Blended families bring their own set of rewards and challenges. It’s not always easy to seamlessly meld two families together, especially when children are involved. If you’re currently in a relationship and either yourself or your partner have children, there are some things to keep in mind when introducing your children and preparing for a life together. Here are some suggestions for making the transition smoother for all those involved.
Have Realistic Expectations
This relationship or marriage is not the same as any other relationship or marriage you’ve had before, so don’t try to make it something that it’s not. Embrace and acknowledge the uniqueness of your new family.
Everyone wants to have a “big happy family”, but it’s important to understand this transition will take time, especially for the kids. A great way to establish a good relationship between stepparent and child is to focus on individual relationships. Try to set aside individual time with each stepchild. During this time you can get to know them, what their interests are, and establish open lines of communication. Approaching each child as an individual makes them feel special. It also shows that you care about them and their feelings.
Be sure not to push too hard. If the stepchild isn’t interested in spending time alone with you just yet, try to respect their space and boundaries. Let them know you’re available when they want to talk, but don’t force the connection.
Involve the Children in Decision-Making
Of course, at the end of the day, you and your partner are the parents. I’m not suggesting you give complete control to the children or allow them to dictate your lifestyle, but there are ways to involve them in the process within reason and parental guidelines.
If you’re looking to purchase a home with your new partner, allow the children to come along while house-hunting. Listen to their opinions and concerns. If there are ways to accommodate their feelings without compromising your own, that’s a great place to start. Let the child pick out which bedroom they want or what color they want to paint it. Just be careful not to overcompensate. Feelings of guilt could result in compromising the parent-child roles. Remember, you’re still the parent.
If you and your new partner plan to marry, include all the children in the wedding ceremony. There are so many creative ways of doing this. The children can be at the wedding party or speak at the reception. You can set aside a special time during the ceremony to acknowledge the children. Use wedding sand to show two families coming together as one. Sometimes, stepparents give their stepchildren a small token of their affection, along with a card or verbal expression of their love and excitement over becoming a family.
Understand Your Role
Though you are a parent to both your biological and stepchildren, it’s important that you and your partner discuss parental roles beforehand. Some parents don’t want their new husband or wife reprimanding their child. But in the same turn, your stepchildren need to respect you as an adult and authority figure.
It’s not always easy to parent your partner’s children. We’re all familiar with the phrase, “You’re not my real mom/dad.” This is a tough situation to overcome, but it is possible.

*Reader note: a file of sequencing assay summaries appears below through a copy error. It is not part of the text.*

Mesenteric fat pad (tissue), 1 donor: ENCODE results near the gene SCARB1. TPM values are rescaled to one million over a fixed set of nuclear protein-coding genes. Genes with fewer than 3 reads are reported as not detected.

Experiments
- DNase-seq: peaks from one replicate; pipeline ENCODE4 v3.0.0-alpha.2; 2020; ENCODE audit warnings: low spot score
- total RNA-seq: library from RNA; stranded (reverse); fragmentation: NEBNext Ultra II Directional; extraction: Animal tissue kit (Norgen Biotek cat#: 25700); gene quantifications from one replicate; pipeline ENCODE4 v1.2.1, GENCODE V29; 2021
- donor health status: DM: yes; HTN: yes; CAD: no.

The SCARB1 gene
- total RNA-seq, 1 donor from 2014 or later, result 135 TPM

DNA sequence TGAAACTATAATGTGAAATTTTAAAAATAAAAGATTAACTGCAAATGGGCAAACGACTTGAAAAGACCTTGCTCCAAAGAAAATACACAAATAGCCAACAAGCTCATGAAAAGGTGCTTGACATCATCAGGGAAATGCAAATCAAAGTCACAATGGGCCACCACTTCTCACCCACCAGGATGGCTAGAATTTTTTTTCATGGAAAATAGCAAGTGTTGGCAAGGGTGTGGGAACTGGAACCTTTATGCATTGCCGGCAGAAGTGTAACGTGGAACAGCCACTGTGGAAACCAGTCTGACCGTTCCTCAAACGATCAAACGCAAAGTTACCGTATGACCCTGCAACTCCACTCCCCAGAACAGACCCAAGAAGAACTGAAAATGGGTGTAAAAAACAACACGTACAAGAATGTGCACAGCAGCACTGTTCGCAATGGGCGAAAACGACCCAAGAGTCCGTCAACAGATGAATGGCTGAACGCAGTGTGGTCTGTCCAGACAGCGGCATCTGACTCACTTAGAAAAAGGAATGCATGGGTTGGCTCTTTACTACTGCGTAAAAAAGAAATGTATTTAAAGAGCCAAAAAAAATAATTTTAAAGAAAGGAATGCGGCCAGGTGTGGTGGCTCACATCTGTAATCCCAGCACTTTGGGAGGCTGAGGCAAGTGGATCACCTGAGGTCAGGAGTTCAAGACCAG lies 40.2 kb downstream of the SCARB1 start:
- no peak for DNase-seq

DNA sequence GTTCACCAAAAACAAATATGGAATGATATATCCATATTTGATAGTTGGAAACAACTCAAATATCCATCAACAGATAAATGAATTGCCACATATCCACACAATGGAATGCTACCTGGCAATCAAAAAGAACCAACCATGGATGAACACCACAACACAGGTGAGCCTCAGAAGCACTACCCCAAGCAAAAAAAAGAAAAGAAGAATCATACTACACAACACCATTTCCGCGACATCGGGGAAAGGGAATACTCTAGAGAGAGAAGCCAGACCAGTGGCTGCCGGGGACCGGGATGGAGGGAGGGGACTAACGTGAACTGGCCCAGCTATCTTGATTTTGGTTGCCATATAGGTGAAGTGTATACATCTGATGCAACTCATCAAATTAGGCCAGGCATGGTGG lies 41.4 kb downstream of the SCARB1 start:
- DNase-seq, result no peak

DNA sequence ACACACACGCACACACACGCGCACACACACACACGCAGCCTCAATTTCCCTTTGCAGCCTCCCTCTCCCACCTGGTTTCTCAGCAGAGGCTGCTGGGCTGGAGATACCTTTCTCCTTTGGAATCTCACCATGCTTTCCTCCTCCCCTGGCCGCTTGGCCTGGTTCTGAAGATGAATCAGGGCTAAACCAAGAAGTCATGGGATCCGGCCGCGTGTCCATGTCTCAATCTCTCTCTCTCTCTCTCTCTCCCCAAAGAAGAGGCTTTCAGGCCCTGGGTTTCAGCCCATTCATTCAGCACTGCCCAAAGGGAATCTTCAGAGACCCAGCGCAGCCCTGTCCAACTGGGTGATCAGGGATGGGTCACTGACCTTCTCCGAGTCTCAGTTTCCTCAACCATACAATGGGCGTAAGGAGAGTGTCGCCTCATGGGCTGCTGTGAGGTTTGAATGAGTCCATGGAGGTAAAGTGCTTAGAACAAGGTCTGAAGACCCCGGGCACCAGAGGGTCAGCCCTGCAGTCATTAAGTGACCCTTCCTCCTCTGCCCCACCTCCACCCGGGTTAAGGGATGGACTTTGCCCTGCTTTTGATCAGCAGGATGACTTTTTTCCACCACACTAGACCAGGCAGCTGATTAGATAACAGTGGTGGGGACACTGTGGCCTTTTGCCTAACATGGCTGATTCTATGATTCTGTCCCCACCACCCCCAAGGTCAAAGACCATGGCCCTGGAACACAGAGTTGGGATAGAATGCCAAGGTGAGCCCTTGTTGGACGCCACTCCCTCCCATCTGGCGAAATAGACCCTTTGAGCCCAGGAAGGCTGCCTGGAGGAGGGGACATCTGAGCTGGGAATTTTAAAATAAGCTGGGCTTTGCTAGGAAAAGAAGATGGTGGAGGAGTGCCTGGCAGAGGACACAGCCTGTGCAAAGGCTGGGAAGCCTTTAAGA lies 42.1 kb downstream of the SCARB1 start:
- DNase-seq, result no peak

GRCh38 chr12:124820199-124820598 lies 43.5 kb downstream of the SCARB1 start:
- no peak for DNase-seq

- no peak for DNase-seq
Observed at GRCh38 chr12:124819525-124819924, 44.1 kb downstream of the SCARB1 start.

Make sure that you and your partner have a mutual understanding of how discipline and rules are established in the household. All rules should be the same for both sets of children. Don’t argue or debate in front of the children. This shows uncertainty. You and your partner need to be a united front when it comes to parenting. If you aren’t happy with the way your partner reprimanded your children, speak about it in private, where the children can’t hear you. Communication in this situation is imperative.
Use Team-Building Activities
Team building activities are a great way to connect people, and they aren’t just for the office! Plan outings, events, and activities with your blended family that require you to work together, but be sure to make them fun! If you force the family into an activity they don’t want to do, you won’t get the result you’re hoping for.
Hiking is a great outdoor activity that the whole family can enjoy. Teamwork comes into play when reading the trail maps and even navigating the pathways. Help one another and call out if there are rocks, tree limbs or other obstacles up ahead.
Family game nights and daily outings offer similar benefits. Any time spent together participating in structured activities can be an opportunity for building bridges, getting to know one another better and connecting.
This might be the most important component of a successful blended family. The adults involved need to have patience with the children and their individual needs as they adjust to this new situation. Stepparents need to respect the child’s biological parents as much as possible. Perhaps the children are a little less open following a weekend visit with their parent. Try to understand these feelings and approach the child with care.
Don’t expect change to happen overnight. Like anything else in life worth having, creating a blended family that works will take time. And remember that every situation is unique and special, so embrace your blended family’s individuality. It really is a beautiful thing.